Protein–RNA interactions: new genomic technologies and perspectives

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  • An Erratum to this article was published on 31 January 2012


RNA-binding proteins are key players in the regulation of gene expression. In this Progress article, we discuss state-of-the-art technologies that can be used to study individual RNA-binding proteins or large complexes such as the ribosome. We also describe how these approaches can be used to study interactions with different types of RNAs, including nascent transcripts, mRNAs, microRNAs and ribosomal RNAs, in order to investigate transcription, RNA processing and translation. Finally, we highlight current challenges in data analysis and the future steps that are needed to obtain a quantitative and high-resolution picture of protein–RNA interactions on a genome-wide scale.

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Figure 1: Comparison of HITS-CLIP and its latest variants, PAR-CLIP and iCLIP.
Figure 2: Ribonomic methods to study transcription and translation.
Figure 3: Identification of binding sites and normalization.

Change history

  • 31 January 2012

    In two instances in the same sentence of the above article, the use of 'mRNA' and 'microRNA (miRNA)' had been reversed. The sentence has now been corrected so that it reads: “Although the direct pairing of an miRNA with its target mRNA cannot yet be deduced from these data, the detection of Argonaute binding sites in both miRNAs and mRNAs enabled the discovery of endogenous mRNA target sites.” The editors apologize for this error.


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This work was supported by the Medical Research Council, the European Molecular Biology Laboratory (grant number U105185858), the European Research Council (206726-CLIP) and by a Human Frontiers Science Program Long-Term fellowship and an EMBL EIPOD fellowship to J.K. and K.Z., respectively.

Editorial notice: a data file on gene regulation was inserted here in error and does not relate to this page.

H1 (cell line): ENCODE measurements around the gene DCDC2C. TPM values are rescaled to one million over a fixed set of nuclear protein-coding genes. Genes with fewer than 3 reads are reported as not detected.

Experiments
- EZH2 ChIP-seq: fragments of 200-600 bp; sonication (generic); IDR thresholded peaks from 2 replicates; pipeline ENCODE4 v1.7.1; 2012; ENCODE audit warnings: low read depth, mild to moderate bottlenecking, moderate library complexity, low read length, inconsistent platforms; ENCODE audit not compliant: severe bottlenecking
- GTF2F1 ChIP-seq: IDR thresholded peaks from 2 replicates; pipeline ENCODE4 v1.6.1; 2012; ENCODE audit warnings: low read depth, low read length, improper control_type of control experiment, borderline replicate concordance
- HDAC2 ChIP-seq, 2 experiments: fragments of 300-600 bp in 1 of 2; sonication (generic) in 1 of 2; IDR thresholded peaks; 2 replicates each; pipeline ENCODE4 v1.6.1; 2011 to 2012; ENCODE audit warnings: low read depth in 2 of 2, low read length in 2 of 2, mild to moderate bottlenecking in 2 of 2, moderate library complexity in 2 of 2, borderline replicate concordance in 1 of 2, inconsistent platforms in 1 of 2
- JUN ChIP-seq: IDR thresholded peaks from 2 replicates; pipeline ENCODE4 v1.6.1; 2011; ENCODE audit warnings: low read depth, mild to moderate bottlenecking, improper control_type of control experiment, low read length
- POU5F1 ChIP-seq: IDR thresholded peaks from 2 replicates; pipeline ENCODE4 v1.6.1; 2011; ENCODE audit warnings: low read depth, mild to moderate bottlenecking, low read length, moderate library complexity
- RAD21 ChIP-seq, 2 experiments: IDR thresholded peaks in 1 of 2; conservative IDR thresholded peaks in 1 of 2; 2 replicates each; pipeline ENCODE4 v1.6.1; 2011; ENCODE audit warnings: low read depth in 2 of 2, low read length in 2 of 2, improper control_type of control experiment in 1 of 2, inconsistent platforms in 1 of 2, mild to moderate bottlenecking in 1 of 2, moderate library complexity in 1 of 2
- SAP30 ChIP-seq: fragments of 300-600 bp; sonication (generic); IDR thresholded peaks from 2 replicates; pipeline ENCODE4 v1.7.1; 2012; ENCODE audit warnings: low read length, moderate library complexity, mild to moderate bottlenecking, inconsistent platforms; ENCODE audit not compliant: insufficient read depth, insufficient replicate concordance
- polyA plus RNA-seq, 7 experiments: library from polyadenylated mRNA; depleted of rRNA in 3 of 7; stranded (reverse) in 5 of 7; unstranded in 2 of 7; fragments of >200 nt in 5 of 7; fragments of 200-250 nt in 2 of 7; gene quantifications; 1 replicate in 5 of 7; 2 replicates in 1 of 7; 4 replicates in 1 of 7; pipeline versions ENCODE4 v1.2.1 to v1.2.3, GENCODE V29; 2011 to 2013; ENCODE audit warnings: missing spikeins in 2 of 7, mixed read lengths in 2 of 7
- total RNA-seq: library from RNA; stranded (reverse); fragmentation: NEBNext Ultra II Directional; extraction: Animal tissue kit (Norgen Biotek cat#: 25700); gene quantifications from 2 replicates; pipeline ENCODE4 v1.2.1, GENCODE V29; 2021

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Correspondence to Jernej Ule.

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The authors declare no competing financial interests.

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Nicholas M. Luscombe's homepage

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Uwe Ohler's Research Group PARalyzer (PAR-CLIP data analyzer)


Argonaute proteins

Core components of the RNA-mediated silencing pathways. They provide the platform for target mRNA recognition by small non-coding RNAs and harbour the catalytic activity for mRNA cleavage.

Differential display

A PCR-based approach that was used to study differences in RNA populations. It has now been superseded by microarray and RNA sequencing approaches.

Global run-on sequencing

(GRO-seq). A technique that combines nuclear run-on assays with high-throughput sequencing to obtain genome-wide information about active transcription.

Heterogeneous nuclear ribonucleoprotein

(HNRNP). The core protein components of heterogeneous nuclear ribonucleoprotein particles that associate with all nascent transcripts. They are involved in diverse aspects of post-transcriptional regulation.


Nucleic acid sequences with a number of nucleotides of length k.


A regulator of a biologically coherent set of RNAs important for synaptic function. It is involved in the neurological disorder paraneoplastic opsoclonus myoclonus ataxia.


The genome-scale study of protein–RNA interactions and their functional consequences.

Ribonucleoprotein particles

(RNPs). Complexes consisting of protein and RNA components.

Small nuclear RNAs

(snRNAs). A class of non-coding RNAs that are found in the nucleus of eukaryotic cells and that constitute core components of all subunits of the spliceosome.

Small nucleolar RNAs

(snoRNAs). A class of small non-coding RNAs that are involved in guiding chemical modifications of other RNAs, such as ribosomal or transfer RNAs.

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König, J., Zarnack, K., Luscombe, N. et al. Protein–RNA interactions: new genomic technologies and perspectives. Nat Rev Genet 13, 77–83 (2012) doi:10.1038/nrg3141

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